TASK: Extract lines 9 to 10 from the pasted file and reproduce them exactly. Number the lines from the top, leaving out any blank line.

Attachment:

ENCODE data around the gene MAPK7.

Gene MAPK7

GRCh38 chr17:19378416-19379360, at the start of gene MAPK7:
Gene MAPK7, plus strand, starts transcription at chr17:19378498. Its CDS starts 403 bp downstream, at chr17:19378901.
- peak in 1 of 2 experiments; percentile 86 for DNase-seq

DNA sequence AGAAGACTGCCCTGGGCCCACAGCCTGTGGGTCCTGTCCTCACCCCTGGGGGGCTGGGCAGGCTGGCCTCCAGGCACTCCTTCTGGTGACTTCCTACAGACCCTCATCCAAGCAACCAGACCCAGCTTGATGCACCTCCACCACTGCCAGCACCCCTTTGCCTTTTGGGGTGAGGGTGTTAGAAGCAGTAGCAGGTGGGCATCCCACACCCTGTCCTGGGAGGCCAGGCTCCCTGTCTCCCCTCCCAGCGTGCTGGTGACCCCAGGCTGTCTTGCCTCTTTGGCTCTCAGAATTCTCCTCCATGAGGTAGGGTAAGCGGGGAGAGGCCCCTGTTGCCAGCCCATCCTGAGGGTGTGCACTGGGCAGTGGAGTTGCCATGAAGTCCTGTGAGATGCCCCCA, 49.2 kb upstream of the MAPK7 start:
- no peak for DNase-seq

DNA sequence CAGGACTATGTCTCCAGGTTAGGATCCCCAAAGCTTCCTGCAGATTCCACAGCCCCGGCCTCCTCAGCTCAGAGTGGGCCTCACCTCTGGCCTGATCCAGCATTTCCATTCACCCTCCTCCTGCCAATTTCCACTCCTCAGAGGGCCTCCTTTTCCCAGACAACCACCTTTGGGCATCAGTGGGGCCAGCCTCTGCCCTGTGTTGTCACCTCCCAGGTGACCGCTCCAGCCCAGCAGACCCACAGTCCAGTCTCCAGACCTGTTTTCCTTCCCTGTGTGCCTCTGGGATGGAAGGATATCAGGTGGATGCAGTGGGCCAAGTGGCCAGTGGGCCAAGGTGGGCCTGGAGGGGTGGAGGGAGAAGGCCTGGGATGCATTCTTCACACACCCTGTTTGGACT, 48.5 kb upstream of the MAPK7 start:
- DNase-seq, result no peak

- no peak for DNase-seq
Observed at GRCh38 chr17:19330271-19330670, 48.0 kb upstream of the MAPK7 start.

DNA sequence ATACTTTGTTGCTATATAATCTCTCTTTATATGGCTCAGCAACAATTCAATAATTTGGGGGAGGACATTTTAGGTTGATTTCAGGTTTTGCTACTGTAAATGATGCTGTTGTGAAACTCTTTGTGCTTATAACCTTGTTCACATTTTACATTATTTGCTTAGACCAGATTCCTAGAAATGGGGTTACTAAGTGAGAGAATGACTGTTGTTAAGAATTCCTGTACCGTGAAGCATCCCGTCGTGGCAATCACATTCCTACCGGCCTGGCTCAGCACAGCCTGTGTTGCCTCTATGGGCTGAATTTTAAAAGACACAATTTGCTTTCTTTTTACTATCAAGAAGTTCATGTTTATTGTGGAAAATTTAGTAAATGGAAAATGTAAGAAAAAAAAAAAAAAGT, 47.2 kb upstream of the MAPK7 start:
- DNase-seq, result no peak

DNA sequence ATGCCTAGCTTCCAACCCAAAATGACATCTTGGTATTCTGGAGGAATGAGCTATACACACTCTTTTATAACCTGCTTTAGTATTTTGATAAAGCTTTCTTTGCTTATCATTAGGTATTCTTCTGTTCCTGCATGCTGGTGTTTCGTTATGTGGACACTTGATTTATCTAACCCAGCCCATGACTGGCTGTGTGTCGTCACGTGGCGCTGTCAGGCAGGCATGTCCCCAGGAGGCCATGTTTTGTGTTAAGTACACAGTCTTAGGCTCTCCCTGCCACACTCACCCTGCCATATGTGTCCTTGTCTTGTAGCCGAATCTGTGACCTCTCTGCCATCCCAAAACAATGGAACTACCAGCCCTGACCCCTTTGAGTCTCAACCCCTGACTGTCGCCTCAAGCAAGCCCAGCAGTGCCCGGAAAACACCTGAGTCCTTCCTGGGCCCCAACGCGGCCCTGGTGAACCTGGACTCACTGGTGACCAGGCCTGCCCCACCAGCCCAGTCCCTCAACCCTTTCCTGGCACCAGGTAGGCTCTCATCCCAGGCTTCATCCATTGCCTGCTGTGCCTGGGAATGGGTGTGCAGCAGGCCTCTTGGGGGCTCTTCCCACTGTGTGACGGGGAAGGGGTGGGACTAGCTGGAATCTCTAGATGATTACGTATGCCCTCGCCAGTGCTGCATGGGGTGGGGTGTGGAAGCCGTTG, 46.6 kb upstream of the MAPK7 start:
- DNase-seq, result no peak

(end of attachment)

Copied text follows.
- DNase-seq, result no peak

- no peak for DNase-seq